The Associated Press
NEW YORK — As a young musician, Pixies frontman Charles Thompson was determined to make it past the velvet rope at the mythical club that is rock stardom.
“It inspired us even from the time before we were rock musicians,” said Thompson, who performs under the name Black Francis. “It’s how we became rock musicians ... the idea of being in that club.”
But even for a band as influential and revered as the Pixies, maintaining club membership means staying relevant. And that can be a tricky thing.
How many continual tours of only old hits, after all, can a band embark on before it starts drifting too close to nostalgia act territory? At what point must a band fire up the songwriting engines again to reaffirm itself to new generations of music listeners?
In the case of the Pixies, who disbanded in 1993 and reunited in 2004, the last decade has been marked by what Thompson calls a “never-ending, it seemed, encore performance of our repertoire” with only one new song, “Bam Thwok”, released in 2004, to show for it.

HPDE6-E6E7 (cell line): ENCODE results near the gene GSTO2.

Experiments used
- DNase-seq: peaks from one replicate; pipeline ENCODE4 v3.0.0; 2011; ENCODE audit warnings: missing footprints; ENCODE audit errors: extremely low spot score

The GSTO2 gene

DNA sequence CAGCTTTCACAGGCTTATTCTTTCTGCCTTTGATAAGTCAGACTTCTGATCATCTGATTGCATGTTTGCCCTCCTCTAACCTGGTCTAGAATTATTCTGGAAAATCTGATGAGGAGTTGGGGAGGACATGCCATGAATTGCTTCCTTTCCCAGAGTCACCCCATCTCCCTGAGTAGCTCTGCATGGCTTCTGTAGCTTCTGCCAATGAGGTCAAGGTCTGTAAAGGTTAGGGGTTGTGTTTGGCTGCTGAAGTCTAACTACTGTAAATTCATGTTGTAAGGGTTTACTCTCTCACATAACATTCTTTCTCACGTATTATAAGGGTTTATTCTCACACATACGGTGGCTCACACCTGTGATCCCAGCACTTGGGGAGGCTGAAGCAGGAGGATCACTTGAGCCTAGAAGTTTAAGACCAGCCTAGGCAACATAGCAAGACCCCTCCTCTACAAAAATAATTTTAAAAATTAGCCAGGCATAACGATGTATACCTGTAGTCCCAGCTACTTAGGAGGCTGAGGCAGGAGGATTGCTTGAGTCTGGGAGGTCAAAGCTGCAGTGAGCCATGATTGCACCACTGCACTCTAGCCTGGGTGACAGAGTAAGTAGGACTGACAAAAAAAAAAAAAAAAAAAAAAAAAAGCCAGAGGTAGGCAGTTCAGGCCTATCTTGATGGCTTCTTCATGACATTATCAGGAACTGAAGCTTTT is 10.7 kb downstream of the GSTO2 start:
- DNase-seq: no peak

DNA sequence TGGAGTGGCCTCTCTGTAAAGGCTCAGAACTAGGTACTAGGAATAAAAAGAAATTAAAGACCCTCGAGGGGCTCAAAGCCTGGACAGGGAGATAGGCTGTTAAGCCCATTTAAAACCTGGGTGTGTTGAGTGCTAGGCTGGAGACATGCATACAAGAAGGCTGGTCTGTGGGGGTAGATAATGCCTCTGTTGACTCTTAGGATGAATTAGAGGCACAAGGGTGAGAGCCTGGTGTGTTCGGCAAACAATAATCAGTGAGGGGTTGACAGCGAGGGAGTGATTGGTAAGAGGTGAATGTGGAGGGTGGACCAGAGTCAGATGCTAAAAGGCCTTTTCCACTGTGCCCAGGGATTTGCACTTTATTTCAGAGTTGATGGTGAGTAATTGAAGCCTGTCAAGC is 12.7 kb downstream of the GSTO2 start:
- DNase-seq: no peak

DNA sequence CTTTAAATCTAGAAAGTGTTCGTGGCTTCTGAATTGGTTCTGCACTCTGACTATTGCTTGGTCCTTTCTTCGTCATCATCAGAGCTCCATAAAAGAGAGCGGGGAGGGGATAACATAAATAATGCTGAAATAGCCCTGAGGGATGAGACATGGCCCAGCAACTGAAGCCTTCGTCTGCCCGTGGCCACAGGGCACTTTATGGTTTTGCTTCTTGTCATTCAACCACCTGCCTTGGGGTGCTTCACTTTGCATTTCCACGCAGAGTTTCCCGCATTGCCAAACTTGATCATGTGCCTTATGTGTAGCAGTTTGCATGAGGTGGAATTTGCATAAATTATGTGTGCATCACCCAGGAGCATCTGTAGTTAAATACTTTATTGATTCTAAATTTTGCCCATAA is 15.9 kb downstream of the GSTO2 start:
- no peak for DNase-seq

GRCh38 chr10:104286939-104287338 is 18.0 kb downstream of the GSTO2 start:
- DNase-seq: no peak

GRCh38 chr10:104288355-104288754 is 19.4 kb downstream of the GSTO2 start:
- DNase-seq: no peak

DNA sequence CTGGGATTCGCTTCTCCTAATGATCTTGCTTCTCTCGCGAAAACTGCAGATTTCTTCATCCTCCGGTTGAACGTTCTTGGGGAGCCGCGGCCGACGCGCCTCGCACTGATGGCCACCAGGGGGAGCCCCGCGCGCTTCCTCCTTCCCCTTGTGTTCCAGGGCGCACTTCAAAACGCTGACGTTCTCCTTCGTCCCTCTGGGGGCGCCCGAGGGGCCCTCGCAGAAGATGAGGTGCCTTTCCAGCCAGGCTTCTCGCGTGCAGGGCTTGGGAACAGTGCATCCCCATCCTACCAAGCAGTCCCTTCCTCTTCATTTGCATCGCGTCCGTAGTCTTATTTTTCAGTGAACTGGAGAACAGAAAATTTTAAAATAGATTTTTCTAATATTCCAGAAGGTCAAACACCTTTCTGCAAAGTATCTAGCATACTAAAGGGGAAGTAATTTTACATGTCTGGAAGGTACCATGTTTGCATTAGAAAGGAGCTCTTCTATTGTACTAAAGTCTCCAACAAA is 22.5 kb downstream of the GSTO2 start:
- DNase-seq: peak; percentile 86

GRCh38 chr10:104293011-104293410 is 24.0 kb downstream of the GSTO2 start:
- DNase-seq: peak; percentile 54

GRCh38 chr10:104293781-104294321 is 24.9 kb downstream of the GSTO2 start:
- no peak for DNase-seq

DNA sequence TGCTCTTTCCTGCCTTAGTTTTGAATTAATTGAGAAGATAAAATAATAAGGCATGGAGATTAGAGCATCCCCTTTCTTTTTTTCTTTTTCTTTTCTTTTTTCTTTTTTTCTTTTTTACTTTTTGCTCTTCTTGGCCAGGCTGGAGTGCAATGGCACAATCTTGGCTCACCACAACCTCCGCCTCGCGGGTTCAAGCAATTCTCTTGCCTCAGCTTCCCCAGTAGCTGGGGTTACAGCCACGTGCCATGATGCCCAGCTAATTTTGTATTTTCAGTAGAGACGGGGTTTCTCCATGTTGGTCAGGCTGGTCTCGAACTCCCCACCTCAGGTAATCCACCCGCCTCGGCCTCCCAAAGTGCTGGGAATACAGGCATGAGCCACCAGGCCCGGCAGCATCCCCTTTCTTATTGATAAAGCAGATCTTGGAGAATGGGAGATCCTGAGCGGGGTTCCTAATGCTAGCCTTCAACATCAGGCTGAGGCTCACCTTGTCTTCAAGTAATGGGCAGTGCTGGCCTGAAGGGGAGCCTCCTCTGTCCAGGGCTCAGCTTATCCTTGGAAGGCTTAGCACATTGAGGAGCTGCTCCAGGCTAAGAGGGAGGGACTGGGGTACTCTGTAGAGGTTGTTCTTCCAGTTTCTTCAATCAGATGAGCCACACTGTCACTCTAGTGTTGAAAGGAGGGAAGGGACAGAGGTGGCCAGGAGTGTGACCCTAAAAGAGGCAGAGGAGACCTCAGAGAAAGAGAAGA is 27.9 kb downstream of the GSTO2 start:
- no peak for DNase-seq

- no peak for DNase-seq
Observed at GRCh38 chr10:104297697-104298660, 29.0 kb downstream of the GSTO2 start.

“It was easy to be distracted from any other kind of ambitions like recording and writing new material because we were constantly touring or taking a break from touring,” Thompson said during a recent stop in New York.
That all changed in late June, when a video for a new song, “Bagboy,” showed up online unannounced. A few weeks later, the band again surprised fans with an online collection of four new songs released under the name “EP-1” along with a global tour announcement. The band added a 33-city, North American leg on Monday that’s scheduled to kick off in Toronto on January 15.
The band deliberately kept the whole affair low-key. The new songs didn’t leak online, there was no pre-release hype and no record label distribution. Pixies drummer David Lovering, who is also a magician, likens the excitement that resulted to his magic act.